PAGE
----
Strategy & economics
Trade fears grip markets – August 2019
An escalation of trade hostilities between US and China is likely to bring continued volatility, but we are well positioned
August is not turning out to be the quiet month in markets many investors will have been hoping for. Global equities are down over 4% in the first few trading days of the month, with many stock markets experiencing falls of 2-3% on Monday 5 August. Investors have been seeking safety in long-term government bonds, sending yields to multi-year lows.
There are two reasons for the risk aversion. The first is the disappointing commentary that accompanied the Federal Reserve’s first interest rate cut in eleven years. Investors had been hoping this would be the first in a series of cuts. However, Fed Chairman Jerome Powell stressed that this did not mark the start of a rate cutting cycle.
The more worrying reason is an escalation in the US-China trade dispute. President Trump announced on the first day of August that he would impose a 10% tariff on $300 billion of Chinese imports. Just over a week later, China responded by allowing its currency to fall below the key 7.0 level versus the US dollar for the first time in a decade. It also asked state-owned enterprises to suspend purchases of agricultural imports from the US. Both parts of China’s response are significant.
US farmers, who already rely on government subsidies, will worry about the halt in crop purchases becoming permanent, as China makes more use of alternative sources for agricultural products, such as Brazil.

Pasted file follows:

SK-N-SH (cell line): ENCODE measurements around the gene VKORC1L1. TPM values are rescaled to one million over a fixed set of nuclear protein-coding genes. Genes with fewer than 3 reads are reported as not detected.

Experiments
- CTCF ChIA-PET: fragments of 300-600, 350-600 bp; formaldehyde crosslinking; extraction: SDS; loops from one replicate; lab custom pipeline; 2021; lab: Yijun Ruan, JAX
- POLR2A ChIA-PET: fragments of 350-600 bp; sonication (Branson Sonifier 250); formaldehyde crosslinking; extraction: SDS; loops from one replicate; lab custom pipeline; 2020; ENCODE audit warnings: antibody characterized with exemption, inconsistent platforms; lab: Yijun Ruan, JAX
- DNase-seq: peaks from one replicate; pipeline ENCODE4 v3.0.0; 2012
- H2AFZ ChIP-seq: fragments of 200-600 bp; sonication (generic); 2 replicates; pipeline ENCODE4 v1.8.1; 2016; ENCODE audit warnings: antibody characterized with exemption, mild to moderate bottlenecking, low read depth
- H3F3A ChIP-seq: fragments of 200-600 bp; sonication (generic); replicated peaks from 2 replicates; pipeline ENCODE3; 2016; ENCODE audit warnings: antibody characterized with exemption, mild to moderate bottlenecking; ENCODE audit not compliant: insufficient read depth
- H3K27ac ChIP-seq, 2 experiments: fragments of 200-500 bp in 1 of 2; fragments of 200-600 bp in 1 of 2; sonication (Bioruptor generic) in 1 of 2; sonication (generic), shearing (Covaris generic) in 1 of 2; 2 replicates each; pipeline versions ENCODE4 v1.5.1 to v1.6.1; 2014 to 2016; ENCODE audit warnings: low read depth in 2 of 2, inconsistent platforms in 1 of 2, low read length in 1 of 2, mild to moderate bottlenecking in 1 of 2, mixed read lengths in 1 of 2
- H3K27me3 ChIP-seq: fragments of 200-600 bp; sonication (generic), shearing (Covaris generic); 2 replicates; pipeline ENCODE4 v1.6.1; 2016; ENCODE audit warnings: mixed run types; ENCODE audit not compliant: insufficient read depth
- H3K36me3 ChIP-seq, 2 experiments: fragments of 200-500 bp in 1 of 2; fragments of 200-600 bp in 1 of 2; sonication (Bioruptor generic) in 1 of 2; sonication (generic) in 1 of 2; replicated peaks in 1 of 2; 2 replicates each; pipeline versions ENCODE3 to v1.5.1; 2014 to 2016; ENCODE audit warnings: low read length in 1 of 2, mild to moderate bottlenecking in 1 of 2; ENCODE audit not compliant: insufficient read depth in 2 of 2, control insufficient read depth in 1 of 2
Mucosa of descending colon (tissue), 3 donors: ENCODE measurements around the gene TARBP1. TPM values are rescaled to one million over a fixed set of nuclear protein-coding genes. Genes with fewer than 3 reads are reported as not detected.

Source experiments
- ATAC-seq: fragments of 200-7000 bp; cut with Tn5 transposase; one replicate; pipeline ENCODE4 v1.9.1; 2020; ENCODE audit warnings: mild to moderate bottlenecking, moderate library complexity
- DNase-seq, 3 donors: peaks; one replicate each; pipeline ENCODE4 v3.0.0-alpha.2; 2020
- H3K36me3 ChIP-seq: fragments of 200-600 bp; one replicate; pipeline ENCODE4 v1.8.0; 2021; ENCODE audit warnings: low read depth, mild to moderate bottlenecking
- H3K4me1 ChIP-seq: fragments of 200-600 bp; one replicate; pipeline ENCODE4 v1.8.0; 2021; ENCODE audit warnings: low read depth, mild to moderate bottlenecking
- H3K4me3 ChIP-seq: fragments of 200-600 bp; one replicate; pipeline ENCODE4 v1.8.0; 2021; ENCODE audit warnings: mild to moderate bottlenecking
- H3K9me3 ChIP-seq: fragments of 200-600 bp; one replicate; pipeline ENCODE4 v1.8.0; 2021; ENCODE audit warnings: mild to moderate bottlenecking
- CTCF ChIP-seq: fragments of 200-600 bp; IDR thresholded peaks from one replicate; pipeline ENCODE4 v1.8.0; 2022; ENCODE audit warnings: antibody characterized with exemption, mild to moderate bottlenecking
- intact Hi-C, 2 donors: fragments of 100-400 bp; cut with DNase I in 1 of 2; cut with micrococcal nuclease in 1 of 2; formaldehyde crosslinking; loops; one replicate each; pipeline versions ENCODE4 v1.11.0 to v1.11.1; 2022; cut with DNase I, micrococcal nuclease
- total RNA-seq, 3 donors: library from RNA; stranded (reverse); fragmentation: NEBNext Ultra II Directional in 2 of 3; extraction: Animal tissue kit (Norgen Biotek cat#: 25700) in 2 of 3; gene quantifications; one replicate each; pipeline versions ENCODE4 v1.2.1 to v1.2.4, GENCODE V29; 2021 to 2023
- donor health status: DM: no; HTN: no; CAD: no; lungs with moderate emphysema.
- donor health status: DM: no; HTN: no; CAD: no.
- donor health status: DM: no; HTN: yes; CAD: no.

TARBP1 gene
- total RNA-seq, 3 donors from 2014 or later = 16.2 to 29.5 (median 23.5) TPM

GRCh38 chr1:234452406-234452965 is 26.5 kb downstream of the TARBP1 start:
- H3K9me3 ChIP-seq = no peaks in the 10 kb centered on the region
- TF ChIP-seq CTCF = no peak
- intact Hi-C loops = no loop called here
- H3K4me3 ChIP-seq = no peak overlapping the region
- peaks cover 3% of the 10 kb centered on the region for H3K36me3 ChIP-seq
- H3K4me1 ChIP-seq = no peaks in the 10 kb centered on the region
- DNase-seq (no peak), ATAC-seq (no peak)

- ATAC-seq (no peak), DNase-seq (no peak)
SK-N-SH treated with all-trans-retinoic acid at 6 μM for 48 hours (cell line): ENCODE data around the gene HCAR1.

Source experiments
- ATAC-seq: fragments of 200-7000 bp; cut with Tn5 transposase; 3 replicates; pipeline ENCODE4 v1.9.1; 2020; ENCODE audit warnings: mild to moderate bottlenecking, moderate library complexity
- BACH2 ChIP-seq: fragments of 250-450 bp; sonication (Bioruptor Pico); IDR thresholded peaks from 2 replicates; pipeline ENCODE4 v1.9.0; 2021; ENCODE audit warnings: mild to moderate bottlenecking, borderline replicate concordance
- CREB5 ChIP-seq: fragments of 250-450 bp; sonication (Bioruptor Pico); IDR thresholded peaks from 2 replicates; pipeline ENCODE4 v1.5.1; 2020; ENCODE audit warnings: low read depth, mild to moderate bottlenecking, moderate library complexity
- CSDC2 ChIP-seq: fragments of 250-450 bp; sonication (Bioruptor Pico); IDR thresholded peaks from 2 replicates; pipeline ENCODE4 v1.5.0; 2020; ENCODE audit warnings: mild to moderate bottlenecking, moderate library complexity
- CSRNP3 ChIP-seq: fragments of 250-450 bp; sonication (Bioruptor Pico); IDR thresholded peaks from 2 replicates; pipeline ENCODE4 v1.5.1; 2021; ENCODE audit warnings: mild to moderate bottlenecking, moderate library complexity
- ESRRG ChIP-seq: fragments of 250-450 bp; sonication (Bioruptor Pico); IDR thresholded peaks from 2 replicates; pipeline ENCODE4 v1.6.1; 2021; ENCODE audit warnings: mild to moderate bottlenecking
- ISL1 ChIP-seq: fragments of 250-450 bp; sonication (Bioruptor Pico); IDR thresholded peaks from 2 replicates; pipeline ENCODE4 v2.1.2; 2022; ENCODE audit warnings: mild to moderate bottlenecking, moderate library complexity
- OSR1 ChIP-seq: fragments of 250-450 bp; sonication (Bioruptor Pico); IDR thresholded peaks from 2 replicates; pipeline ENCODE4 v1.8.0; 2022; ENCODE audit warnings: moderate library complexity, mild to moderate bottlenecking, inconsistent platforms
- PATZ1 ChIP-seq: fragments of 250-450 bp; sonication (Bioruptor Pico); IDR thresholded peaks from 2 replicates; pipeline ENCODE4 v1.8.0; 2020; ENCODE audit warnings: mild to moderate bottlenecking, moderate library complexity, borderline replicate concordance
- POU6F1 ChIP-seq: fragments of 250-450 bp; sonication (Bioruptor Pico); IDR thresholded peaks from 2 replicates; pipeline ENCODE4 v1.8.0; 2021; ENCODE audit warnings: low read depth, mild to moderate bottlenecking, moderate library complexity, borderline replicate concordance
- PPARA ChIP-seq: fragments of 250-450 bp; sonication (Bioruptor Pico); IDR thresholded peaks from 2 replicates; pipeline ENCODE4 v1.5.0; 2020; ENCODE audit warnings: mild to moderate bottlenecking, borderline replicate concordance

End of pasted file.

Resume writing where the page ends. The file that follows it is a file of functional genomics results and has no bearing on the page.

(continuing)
The US has long accused China of using its currency as a means of gaining an unfair competitive advantage for its exports in global markets. For the past few years, China has reduced tension by keeping its currency within a narrow range. By now letting it move outside this range, Beijing is indicating that it is willing to use all the tools at its disposal if the trade dispute turns into a trade war. We expect to see further managed depreciation of the yuan. However, the fact that that the exchange rate has stabilized suggests that China is not – for now – looking for an aggressive devaluation.
China-US trade relations: outlook
Though we do not expect the situation to be resolved quickly, there are reasons for both sides to seek to de-escalate the dispute. There is a US election next year and Trump will be mindful of doing real damage to the US economy. Tariffs would also hit the Chinese economy, which many suspect is weaker than official figures suggest. This in turn would raise the risk of political unrest, something the government will be especially keen to avoid given the difficult situation in Hong Kong.
We have been concerned about the potential for higher levels of volatility in markets for some time and have been positioning for it.
We took advantage of strong equity markets in the first half of the year to trim our higher risk equity positions. This has left us with a higher-than-usual allocation to cash across most portfolios, providing some insulation from recent volatility. We also have significant exposure to alternative investments, with a large position in gold. Over the past year, we have been disciplined in focusing our alternatives exposure on those investments that can perform well when equity markets struggle. This strategy is starting to pay off, with gold in particular benefiting from recent volatility.
This article is issued by Schroders Wealth Management, which is part of the Schroder Group and a trading name of Schroder & Co. (Hong Kong) Limited, Level 33, Two Pacific Place, 88 Queensway, Hong Kong. Licensed and regulated by the Hong Kong Securities and Futures Commission. Nothing in this document should be deemed to constitute the provision of financial, investment or other professional advice in any way. Past performance is not a guide to future performance. The value of an investment and the income from it may go down as well as up and investors may not get back the amount originally invested.